Stoney Rise/Holyman: latest Pinot Noir & Chardonnay releases
Since I last wrote about Joe Holyman’s impressive Tasmanian Pinot Noirs and Chardonnays have been snapped up by H2Vin. And, in his recent Decanter column (here) Andrew Jefford has pondered whether Pinot Noir is now Australia’s most successful variety.
That’s quite a call. But there’s no doubt that the Pinot Noir glitterati he name checks and a growing number of other Pinotphiles in select pockets of the country are making star dusted examples of the variety. I’d include Holyman in that category. His Chardys aren’t too shabby either!
I caught up with Holyman at Wine Australia’s Savour conference last autumn. Here are my notes on his latest releases:
Stoney Rise Chardonnay 2013 (Tasmania)
Difficult to believe that this zingy Chardonnay had been bottled a week before I tasted it. Pow! It sports high-definition, bright and tight apple and grapefruit with bracingly fresh acidity. Lovely fruit purity and vivacity with just a touch of oak for structure (50% was fermented in new French oak, the rest in tank).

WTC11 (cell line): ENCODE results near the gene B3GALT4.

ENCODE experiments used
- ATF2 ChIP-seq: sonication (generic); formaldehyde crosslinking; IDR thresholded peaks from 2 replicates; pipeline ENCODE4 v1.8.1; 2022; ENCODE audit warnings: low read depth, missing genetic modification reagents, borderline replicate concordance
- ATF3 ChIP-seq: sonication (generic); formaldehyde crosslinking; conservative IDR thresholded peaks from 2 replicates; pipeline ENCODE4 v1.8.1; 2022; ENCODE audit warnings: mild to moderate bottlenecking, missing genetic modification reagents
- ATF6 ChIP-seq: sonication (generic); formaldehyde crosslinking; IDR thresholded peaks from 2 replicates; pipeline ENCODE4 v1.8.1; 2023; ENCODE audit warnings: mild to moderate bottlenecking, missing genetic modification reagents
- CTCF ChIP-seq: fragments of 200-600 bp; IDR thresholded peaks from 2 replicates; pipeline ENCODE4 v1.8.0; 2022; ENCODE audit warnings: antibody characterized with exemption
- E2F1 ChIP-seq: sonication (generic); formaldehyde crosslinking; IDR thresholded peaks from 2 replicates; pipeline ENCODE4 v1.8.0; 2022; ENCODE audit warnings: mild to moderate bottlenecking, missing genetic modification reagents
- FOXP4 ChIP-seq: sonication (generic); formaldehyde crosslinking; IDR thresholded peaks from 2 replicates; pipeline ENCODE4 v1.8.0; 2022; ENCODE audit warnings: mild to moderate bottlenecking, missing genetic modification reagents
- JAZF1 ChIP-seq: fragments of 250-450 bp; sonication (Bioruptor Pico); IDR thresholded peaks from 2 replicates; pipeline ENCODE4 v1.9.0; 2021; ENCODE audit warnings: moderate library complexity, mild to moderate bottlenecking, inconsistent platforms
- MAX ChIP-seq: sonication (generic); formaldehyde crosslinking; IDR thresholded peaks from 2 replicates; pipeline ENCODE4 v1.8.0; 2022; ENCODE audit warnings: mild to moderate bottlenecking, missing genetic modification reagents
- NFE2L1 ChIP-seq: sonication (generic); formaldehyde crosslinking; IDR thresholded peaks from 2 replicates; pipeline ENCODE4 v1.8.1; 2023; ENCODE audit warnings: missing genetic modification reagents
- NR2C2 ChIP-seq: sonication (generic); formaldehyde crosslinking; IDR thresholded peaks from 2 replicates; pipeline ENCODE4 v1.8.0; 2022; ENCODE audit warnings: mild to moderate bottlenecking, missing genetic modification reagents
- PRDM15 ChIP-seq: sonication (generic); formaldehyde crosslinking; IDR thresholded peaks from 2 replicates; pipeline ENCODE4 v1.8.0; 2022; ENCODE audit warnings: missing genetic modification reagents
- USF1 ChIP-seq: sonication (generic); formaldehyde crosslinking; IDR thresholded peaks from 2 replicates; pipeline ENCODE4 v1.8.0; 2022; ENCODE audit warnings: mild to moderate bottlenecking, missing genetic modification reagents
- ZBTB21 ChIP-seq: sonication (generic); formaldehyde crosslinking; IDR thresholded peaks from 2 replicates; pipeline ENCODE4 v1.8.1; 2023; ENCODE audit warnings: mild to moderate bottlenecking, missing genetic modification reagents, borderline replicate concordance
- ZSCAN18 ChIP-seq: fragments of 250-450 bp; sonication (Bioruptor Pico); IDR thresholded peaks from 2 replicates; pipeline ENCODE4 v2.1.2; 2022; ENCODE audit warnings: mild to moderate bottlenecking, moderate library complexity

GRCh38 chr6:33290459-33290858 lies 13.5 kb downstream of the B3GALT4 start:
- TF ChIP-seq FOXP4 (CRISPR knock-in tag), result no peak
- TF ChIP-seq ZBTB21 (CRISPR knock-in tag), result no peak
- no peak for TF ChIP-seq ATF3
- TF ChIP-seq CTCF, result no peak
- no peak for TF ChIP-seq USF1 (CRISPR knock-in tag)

Stoney Rise Pinot Noir 2012 (Tasmania)
A really fragrant Pinot Noir with lovely violet lift to its silky red fruits and succulent black cherry. The finish is long and langorous, with savoury nuances but, for me, this is a wine to enjoy in its bursting youth – it’s all about the fruit and fragrance. 13% £24/bottle at H2Vin
Holyman Chardonnay 2012 (Tasmania)
Holyman puts his name to the top wines, which are all estate grown and built with the capacity to age some. Though the oak is more evident, it’s classily deployed, supporting and grooming the fruit, which lends power and precision to its crisp, but concentrated juicy apple and punchier, lipsmacking lime zest and grapefruit. Savoury leesy notes lend depth and texture going through. A lovely wine, with plenty to give yet. £32.75 at H2Vin (2010 vintage, previously reviewed here).
Holyman Pinot Noir 2012 (Tasmania)
A weightier, more substantial and savoury wine – drier and darker than the Stoney Rise, with blackcurrant and beetroot notes to its ample but tightly girded palate. A deep, spicy nose and palate with a burnish of toasty oak betrays the whole bunch component (40%), as do its earthy, suede-like tannins. A wine of serious intent and one for the cellar. Very promising. £35 at H2Vin (2011 vintage, previously reviewed here).